Bending Time With Artist Daniel Crooks
The New Zealand-born, Melbourne-based artist Daniel Crooks is known for his technically precise, hypnotic video work. His new show, Parabolic, on at Anna Schwartz Gallery in Melbourne, is about subverting our simplistic, linear approach to time.
Crooks, who won the prestigious AU$100,000 Ian Potter moving image commission from the Australian Centre for the Moving Image (ACMI) in 2014 and has appeared in major exhibitions around the country, including Melbourne Now, explains that he is putting time on its side and looking at it from a different angle.
His method is essentially based on slit-scan photography (a bit of visual trickery used to psychedelic effect in 2001: A Space Odyssey and Doctor Who), but it’s far more involved and advanced than that.
“They’re not tricks,” Crooks says. “It’s not a Photoshop filter, or CGI or anything − I only use what’s there in the real world. I’m just looking at time differently. I’m not cutting anything out, or editing. It’s literally a slice of time. An alternate view of how time unfolds.”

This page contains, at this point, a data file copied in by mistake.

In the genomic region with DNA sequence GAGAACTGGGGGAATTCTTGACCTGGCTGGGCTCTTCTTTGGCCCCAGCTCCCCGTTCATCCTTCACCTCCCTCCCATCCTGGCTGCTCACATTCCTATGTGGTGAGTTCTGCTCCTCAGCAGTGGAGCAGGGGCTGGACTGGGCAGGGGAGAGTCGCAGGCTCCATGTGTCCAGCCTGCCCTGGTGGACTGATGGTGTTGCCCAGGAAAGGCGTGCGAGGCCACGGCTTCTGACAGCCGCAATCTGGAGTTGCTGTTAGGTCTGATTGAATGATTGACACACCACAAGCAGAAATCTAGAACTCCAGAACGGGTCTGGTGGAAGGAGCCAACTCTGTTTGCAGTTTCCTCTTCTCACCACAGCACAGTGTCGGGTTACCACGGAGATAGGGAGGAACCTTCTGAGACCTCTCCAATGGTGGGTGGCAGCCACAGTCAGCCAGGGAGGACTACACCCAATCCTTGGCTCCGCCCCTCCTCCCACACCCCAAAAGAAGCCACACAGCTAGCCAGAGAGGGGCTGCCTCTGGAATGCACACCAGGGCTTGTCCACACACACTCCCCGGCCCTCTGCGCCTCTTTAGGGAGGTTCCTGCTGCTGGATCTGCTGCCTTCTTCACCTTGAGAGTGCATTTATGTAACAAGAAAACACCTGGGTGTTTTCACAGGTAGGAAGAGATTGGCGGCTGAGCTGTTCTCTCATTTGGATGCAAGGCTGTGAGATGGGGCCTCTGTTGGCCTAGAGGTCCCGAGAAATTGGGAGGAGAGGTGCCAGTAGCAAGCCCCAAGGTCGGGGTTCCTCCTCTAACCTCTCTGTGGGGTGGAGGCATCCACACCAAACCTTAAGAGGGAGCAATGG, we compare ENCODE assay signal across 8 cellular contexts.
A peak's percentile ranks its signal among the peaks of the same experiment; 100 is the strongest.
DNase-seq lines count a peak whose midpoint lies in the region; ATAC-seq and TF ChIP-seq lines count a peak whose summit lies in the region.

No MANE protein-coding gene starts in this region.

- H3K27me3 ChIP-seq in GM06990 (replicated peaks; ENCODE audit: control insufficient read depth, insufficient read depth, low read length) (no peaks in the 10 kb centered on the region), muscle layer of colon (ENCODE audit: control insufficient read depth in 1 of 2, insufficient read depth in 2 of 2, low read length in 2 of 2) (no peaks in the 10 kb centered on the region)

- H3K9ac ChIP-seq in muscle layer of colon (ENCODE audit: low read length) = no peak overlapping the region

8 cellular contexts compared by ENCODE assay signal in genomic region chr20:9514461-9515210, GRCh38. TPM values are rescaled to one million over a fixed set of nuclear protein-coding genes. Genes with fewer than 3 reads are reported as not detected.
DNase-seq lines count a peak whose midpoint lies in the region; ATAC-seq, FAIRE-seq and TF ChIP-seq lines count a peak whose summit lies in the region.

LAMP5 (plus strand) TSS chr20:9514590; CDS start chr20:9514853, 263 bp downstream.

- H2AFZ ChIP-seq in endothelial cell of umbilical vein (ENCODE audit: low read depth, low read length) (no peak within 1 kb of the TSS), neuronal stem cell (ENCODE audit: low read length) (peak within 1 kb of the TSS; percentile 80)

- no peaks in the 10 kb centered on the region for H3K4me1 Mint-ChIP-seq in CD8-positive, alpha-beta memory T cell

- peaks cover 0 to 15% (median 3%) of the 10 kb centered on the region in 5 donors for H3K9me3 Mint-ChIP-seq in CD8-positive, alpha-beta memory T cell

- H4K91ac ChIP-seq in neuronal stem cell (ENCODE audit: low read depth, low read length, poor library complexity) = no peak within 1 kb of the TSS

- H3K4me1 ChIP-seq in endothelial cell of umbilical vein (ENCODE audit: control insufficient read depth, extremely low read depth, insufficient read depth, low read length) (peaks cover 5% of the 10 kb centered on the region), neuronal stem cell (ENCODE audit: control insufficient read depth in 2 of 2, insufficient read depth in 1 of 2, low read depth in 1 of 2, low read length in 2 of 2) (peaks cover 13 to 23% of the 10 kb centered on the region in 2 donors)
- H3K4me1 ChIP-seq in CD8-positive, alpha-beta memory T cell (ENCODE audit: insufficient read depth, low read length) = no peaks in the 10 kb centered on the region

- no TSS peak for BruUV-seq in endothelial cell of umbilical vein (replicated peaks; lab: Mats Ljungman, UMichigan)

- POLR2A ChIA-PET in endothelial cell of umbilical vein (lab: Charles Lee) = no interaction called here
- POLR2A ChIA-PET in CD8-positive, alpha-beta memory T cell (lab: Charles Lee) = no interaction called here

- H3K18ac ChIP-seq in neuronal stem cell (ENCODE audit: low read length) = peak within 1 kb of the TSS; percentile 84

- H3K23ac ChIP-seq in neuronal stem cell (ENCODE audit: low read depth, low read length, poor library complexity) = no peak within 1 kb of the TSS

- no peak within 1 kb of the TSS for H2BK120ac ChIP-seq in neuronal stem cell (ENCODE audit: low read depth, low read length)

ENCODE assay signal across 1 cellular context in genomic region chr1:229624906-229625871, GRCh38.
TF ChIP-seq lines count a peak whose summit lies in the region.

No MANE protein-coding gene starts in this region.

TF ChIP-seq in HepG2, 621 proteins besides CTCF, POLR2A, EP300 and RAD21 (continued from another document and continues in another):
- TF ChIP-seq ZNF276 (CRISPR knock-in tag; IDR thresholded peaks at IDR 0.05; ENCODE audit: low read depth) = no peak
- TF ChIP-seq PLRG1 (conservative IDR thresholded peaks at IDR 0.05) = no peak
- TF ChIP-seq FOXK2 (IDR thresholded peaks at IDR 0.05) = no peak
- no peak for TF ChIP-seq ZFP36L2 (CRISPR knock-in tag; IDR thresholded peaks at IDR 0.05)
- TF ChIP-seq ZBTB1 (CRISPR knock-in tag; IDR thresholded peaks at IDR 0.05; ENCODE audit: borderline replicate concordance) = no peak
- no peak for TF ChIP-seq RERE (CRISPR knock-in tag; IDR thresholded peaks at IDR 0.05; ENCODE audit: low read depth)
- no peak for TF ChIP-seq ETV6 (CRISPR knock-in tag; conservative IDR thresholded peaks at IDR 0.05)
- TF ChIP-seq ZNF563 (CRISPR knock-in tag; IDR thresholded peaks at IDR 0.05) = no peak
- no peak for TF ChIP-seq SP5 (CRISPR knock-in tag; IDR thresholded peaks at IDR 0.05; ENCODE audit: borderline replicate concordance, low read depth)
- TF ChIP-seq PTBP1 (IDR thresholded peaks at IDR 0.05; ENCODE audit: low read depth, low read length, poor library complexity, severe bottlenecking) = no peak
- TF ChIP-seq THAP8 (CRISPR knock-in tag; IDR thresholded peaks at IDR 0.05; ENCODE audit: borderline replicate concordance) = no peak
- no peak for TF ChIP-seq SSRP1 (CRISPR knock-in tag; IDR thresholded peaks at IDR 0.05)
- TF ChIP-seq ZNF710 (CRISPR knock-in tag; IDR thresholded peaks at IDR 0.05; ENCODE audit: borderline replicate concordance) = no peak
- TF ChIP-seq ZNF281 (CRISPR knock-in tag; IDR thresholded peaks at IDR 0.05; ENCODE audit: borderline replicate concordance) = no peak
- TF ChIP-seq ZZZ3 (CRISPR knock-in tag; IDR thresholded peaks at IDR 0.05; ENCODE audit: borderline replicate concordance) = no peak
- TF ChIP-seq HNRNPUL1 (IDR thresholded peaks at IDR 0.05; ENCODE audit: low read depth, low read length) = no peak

There are four new works on show. Two are static shots of revolving doors in Bourke Street office complexes.
“I’ve been looking at revolving doors around town and found them hypnotic,” Crooks says.
Here, revolving doors are pulled vertically to the sky. Time is sucked upwards, and people are twisted into a corkscrew. If you didn’t know what it was, or what Crooks does, you’d think it was an abstract work of shapes and lines.
Daniel Crooks: Parabolic runs until 1 April.
Original article by Will Cox, Broadsheet, February 17, 2017.